Category: Archive

Editorial Policing David Trimble

February 16, 2011

By Staff Reporter

The great experiment that is the Good Friday peace agreement continues to unravel before our eyes. The Ulster Unionist Party’s reaction to the Patten Commission Report on policing is just the latest stage in this dispiriting process that began not long after the agreement was signed back in April 1998.

Patten’s findings were, of course, bound to be controversial. The Royal Ulster Constabulary is an institution that, like the Stormont parliament, is identified by Unionists as part and parcel of their "Ulster." But UUP leader David Trimble did sign up to an agreement that explicitly sought to find a new beginning for policing the North. That is what Patten set out to do, following strictly the agreement’s terms. And that is what, at the end of the day, whatever one thinks of his recommendations, he did.

The Unionist Party has rejected his recommendations. As usual, their concern is mainly with the removal of the old symbols — the name, the harp and crown, the Union Jack, Her Majesty’s portrait, and so forth. They then argue that the recommendations, including a commitment to making human rights central to the new police force’s concerns and a huge increase in the number of Catholics serving in it, undermine the effectiveness of policing. Surely, if nationalists are able to accept the new police service on the basis of these changes, that could only lead to greater effectiveness in a force that for years has been denied cooperation from that community? But logic has nothing to do with Unionist arguments.

The identification through symbols of the police force with the Unionist view of the North is what they are trying to defend, not the principles of effective and fair policing.

Another important factor in Unionist reaction to Patten is the political weakness of the party leader. With almost every decision he has taken recently, whether it was to reject the "Way Forward" proposals of last July, which would have allowed the power-sharing executive to start functioning and paramilitary arms decommissioning to begin, or the latest "No" to Patten, Trimble has shown that he is allowing himself to be dragged from the "Yes" camp into the "No" camp. In the meantime, he is straddling both.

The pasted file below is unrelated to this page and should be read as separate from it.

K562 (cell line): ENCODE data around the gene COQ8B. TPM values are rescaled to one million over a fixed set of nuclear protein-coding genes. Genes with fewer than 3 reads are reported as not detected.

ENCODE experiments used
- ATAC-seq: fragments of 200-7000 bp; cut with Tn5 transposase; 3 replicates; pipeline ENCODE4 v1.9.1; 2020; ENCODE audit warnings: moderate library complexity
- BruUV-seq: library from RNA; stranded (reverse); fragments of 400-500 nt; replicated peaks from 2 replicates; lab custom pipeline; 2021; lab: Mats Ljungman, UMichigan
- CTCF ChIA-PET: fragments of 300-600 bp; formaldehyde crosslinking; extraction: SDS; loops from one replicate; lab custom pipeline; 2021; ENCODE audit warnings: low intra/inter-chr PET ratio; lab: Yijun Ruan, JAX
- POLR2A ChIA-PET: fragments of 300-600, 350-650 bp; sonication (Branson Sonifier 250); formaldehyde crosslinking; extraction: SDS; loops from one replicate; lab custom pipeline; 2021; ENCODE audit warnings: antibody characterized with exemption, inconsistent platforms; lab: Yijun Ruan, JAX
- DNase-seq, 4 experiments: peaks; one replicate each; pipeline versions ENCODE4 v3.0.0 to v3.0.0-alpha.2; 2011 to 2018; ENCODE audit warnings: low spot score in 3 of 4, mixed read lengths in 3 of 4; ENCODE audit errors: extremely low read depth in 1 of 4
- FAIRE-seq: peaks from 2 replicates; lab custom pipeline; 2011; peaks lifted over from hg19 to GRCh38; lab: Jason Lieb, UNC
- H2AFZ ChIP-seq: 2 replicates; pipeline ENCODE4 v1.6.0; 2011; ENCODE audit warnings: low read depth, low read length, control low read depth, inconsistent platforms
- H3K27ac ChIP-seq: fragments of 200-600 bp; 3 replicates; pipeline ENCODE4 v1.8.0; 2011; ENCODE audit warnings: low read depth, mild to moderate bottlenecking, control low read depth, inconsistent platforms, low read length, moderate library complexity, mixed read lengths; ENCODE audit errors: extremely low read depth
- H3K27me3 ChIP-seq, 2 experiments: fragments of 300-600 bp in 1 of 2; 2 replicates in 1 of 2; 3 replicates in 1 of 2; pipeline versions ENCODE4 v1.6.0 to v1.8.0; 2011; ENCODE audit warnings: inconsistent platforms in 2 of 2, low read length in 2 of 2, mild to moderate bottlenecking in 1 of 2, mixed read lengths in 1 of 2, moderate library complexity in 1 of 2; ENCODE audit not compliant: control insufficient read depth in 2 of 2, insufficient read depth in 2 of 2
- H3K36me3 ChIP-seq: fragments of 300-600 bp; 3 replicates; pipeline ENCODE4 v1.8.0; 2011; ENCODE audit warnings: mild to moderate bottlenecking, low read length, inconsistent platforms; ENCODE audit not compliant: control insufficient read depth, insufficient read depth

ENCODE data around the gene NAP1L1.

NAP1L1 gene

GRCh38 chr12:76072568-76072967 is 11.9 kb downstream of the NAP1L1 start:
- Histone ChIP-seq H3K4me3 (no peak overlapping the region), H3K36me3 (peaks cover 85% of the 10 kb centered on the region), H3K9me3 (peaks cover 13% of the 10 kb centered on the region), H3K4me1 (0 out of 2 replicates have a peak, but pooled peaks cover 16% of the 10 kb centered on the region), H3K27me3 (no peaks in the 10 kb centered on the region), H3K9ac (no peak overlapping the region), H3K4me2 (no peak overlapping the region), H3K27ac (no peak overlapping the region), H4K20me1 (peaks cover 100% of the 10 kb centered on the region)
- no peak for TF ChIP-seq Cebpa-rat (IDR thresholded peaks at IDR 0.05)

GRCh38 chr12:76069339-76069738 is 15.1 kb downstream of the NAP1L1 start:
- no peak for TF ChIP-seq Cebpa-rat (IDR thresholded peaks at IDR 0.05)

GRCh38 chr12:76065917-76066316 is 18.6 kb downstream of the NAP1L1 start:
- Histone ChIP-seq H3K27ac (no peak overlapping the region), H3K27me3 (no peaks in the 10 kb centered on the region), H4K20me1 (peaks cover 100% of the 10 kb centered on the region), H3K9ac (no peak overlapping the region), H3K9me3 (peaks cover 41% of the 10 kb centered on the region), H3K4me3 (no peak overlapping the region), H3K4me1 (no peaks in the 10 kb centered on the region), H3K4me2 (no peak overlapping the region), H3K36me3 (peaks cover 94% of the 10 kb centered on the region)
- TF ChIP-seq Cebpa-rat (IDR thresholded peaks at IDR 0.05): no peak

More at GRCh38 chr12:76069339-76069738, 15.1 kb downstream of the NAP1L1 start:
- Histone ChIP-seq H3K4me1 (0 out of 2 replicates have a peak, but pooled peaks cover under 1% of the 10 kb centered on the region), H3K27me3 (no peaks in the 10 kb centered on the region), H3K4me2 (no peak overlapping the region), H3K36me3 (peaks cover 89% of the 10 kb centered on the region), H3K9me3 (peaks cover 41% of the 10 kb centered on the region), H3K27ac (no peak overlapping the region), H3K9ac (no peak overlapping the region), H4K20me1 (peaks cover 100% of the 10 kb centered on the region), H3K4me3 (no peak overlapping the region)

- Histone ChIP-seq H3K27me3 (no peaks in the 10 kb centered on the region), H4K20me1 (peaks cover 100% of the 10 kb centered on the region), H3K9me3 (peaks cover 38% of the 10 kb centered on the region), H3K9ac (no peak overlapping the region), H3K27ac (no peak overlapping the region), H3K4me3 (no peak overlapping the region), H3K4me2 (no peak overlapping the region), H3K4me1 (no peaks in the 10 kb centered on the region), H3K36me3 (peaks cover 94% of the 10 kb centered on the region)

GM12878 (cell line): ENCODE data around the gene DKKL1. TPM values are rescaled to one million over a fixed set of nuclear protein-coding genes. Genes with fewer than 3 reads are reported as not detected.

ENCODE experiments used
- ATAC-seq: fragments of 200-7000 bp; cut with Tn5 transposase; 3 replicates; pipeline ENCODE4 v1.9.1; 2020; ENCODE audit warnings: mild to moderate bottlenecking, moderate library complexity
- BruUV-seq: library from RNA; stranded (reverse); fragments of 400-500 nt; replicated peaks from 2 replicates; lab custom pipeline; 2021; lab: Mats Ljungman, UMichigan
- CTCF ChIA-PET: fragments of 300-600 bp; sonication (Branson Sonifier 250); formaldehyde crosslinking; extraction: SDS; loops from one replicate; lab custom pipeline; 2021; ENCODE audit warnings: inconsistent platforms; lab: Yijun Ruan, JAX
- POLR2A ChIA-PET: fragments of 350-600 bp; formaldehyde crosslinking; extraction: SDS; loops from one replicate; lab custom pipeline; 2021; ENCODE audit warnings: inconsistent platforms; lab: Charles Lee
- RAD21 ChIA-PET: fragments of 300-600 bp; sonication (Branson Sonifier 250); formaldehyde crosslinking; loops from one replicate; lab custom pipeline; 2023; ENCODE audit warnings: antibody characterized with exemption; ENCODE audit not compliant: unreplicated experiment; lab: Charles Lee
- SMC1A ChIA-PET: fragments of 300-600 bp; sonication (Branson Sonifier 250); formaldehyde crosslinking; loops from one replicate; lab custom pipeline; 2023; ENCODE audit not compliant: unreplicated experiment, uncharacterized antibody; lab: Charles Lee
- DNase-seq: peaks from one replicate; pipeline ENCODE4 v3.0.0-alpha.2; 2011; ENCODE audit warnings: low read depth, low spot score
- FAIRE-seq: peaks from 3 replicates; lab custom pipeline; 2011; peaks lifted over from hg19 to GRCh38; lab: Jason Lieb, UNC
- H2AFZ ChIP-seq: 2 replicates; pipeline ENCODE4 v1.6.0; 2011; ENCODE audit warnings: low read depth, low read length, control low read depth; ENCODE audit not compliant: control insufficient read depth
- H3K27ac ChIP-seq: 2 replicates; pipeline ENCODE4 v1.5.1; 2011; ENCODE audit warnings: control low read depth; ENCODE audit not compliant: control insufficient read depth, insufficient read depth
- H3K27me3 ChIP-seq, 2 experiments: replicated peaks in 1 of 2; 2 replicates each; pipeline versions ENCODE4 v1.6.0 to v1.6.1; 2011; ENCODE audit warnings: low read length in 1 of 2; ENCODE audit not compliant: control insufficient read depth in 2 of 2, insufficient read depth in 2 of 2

The consensus in Unionism that said "Yes" to change in the form of the Good Friday agreement has been allowed to collapse in the face of the resurgent right-wing opposition embodied by Jeffrey Donaldson and sometimes (depending on his mood) John Taylor. Trimble brought Donaldson back into the fold after he had stormed out of negotiations before the agreement was signed back in April 1998. His aim was to appease the right wing, but he has ended up weakening his own position, perhaps fatally.

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Meanwhile, Sinn Fein and the republican movement wait and watch. They are off the hook as far as decommissioning is concerned. They can bide their time in giving their response to the Patten Report. Watching Unionism implode is a very distracting phenomenon. Unfortunately, the long-term consequences might not be so entertaining for those who still have hopes for success of the Good Friday agreement.

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